Another day and another long-serving farmworker has been thrown out of a place he had also regarded as home.
Not that the accommodation the farmer gave the dedicated Molungu Moalodi, now 69, was anything to write home about. Far from it, not much better than the millions of shacks that litter the South African landscape.
And after herding the farmer's cattle for nearly 50 years, Moalodi and his wife were told their services at the farm were no longer needed: his severance package R1000 and a packet of tobacco.
More shocking is the fact that we have a law that is supposed to protect farmworkers against this type of apartheid-age abuse - the Security of Tenure Act.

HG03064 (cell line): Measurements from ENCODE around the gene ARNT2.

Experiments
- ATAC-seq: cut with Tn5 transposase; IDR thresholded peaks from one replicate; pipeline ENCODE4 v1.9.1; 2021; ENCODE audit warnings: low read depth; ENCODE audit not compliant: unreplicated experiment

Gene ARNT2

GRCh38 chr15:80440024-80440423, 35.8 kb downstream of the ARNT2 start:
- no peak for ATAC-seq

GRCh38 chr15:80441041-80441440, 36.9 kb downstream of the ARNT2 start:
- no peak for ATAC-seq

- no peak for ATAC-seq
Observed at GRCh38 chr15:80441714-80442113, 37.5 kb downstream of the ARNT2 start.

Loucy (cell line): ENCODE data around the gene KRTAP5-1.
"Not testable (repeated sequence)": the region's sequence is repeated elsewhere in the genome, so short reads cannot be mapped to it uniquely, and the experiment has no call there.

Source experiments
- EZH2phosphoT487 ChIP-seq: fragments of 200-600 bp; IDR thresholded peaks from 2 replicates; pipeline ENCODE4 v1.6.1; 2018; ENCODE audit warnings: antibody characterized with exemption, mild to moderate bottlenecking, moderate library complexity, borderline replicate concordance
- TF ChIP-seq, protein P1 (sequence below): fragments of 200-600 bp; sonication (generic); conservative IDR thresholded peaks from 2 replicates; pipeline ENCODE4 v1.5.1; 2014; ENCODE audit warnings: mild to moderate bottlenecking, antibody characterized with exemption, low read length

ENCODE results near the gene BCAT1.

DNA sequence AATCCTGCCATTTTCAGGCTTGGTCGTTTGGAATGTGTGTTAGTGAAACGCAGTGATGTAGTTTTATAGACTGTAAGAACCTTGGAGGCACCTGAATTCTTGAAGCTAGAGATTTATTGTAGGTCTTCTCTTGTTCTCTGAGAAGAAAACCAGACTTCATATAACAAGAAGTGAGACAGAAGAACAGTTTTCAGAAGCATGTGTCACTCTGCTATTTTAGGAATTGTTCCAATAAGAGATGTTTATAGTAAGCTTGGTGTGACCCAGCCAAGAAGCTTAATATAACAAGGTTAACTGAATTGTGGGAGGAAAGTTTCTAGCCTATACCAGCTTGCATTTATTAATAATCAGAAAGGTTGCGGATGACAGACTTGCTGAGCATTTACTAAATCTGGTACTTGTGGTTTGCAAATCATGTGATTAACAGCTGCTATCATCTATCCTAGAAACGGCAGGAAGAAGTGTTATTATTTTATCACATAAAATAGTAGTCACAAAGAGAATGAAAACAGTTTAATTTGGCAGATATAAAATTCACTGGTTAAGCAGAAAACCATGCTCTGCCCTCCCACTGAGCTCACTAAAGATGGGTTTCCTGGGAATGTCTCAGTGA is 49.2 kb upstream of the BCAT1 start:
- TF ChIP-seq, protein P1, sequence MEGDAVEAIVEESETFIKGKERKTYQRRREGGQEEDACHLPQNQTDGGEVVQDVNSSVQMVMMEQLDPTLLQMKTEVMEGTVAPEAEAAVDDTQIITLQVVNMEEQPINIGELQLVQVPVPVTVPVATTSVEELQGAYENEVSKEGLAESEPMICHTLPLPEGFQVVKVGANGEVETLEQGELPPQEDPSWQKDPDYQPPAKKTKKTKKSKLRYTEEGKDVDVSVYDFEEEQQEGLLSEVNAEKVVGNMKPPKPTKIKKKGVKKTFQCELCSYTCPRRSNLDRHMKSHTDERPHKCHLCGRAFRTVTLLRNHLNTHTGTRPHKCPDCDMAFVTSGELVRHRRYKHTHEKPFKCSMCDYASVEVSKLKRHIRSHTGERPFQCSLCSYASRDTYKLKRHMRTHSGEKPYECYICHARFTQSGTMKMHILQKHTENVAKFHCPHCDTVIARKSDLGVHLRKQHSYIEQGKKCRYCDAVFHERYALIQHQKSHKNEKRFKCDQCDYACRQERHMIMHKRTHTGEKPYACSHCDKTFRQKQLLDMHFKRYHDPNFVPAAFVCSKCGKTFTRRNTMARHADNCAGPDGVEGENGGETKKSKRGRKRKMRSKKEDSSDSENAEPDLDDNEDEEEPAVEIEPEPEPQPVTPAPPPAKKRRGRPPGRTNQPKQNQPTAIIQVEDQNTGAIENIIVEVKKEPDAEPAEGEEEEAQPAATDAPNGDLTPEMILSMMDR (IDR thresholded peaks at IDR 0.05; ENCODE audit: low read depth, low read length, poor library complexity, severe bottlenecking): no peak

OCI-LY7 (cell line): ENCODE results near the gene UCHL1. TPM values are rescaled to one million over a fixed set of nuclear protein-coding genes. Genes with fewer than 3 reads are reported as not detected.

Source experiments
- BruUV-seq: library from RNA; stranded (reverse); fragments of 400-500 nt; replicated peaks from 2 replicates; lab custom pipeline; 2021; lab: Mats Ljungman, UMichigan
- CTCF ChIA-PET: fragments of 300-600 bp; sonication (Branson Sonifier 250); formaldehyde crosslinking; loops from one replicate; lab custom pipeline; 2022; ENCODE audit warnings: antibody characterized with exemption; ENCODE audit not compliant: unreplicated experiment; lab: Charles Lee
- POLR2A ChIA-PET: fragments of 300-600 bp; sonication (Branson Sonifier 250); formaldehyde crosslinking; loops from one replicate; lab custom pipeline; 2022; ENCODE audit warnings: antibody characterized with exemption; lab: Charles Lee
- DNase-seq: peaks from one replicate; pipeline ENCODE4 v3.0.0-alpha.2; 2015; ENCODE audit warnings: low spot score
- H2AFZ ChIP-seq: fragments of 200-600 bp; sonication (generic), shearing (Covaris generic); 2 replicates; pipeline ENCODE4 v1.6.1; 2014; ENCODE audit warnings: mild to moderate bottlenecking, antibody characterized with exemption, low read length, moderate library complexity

This blatant transgression of our laws and extension of slave labour does not rattle some farmers one bit.
Many still do it with impunity day in and day out.
Such treatment of blacks should have ended the day Nelson Mandela was voted president of this country in 1994.
Many other struggle heroes - Oliver Tambo, Steve Biko, Robert Sobukwe among others - must be turning in their graves.
For such trampling of human dignity ala-Moalodi makes a mockery of our democratic government and all its policies.
Reminds us of Alan Paton's epic novel: Cry the Beloved Country.